"We just restarted our machines just in case and tried an HTTPs connection to one of the servers again, we still seem to be able to connect. Can you see anything in the traffic logs? Maybe the traffic is bypassing the firewall altogether?"
I digested this knowledge for a few moments before emitting it out as a small, yet troublesome, cud of certainty. Something was definitely wrong. From 4 years of network security experience, I just knew things were shaping up to be a complex and royal mess.
"Acknowledged. We're going to check the traffic logs and see what they say, please test again and we'll monitor."
This time, to monitor traffic, we wanted to see not only the connection hitting the firewall, but also what rule # was allowing the connection - so we couldn't just do a direct packet capture from the command line using tcpdump or fw monitor. We had to go to Checkpoint's traffic capturing software called "SmartView Tracker" where we got a lot more details about the connection.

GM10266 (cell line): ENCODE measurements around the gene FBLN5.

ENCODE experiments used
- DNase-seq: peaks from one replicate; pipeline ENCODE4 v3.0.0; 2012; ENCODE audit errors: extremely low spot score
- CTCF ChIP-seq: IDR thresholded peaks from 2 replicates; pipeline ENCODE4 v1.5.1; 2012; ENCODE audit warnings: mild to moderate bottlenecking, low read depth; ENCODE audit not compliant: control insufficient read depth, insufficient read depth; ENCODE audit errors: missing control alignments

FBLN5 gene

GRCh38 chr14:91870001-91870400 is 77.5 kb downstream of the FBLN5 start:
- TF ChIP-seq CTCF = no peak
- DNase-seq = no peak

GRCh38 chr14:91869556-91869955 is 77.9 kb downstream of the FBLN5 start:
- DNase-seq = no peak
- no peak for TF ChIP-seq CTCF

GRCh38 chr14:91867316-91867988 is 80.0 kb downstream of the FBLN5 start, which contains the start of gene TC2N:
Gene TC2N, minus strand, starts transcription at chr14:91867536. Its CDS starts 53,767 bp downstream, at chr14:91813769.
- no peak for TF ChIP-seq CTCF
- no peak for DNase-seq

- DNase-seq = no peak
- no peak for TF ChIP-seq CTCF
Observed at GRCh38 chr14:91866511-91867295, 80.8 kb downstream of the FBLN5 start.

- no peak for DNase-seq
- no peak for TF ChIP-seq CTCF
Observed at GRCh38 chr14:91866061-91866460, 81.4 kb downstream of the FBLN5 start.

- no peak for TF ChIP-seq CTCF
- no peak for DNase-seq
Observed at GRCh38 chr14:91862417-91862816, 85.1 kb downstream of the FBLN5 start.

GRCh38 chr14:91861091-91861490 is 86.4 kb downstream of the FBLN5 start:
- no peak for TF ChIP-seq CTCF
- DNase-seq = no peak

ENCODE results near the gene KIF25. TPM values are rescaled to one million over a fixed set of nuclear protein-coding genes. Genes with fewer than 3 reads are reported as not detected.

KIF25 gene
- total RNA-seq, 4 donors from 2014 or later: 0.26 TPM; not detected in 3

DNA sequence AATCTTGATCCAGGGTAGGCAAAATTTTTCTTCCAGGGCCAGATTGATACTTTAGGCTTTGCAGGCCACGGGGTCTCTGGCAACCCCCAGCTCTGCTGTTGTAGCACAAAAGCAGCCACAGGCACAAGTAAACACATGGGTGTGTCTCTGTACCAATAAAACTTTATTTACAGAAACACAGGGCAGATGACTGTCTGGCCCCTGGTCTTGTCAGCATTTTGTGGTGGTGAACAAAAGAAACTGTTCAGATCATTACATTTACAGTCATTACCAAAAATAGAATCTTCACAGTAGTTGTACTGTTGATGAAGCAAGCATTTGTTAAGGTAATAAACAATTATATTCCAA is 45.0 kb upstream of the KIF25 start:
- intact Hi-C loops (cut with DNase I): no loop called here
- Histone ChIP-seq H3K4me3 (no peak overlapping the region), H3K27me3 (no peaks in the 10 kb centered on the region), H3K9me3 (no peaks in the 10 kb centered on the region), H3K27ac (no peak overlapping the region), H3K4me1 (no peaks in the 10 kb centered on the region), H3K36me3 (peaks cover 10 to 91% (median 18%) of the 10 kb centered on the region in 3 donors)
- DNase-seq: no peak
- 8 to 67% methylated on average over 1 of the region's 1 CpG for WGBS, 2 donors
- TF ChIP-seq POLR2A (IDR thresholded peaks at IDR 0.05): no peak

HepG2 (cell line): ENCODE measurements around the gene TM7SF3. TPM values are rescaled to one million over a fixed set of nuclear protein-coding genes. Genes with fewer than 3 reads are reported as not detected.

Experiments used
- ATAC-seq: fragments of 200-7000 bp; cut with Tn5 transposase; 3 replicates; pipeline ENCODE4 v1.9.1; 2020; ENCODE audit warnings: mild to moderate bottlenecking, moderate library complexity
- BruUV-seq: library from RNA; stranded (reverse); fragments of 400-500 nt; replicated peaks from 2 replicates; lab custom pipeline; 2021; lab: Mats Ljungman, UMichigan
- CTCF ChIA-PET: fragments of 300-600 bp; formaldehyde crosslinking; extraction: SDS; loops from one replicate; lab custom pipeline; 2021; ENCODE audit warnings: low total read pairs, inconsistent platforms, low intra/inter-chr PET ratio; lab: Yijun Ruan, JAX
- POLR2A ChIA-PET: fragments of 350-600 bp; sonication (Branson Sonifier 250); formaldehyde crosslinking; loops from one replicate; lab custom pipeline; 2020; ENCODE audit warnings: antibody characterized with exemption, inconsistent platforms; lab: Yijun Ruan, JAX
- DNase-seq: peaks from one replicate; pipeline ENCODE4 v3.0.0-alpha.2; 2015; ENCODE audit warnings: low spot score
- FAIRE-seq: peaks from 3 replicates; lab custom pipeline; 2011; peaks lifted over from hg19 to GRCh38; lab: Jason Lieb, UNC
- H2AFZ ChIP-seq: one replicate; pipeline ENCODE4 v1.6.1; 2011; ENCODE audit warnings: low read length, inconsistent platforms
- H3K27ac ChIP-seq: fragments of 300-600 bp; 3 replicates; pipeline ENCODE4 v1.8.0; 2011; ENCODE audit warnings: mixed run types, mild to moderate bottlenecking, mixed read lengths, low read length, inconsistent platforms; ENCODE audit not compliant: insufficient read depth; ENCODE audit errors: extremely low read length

Sure enough, the IP addresses were being allowed, and it was being allowed by a rule on the firewall too! And then, what I really hoped would not be the case of course materialized into reality: there was another rule on the firewall with "Source: Any" and "Destination: Any".
My good feelings about the work we did so far turned into a life-size origami toy, like an enfolded maze that could be easily crushed. I already was predicting the future of this issue: an investigation, root cause analysis report, escalation to managers, and the best part, figuring out who to blame! If I still smoked and could take a drag of a cigarette, I would have.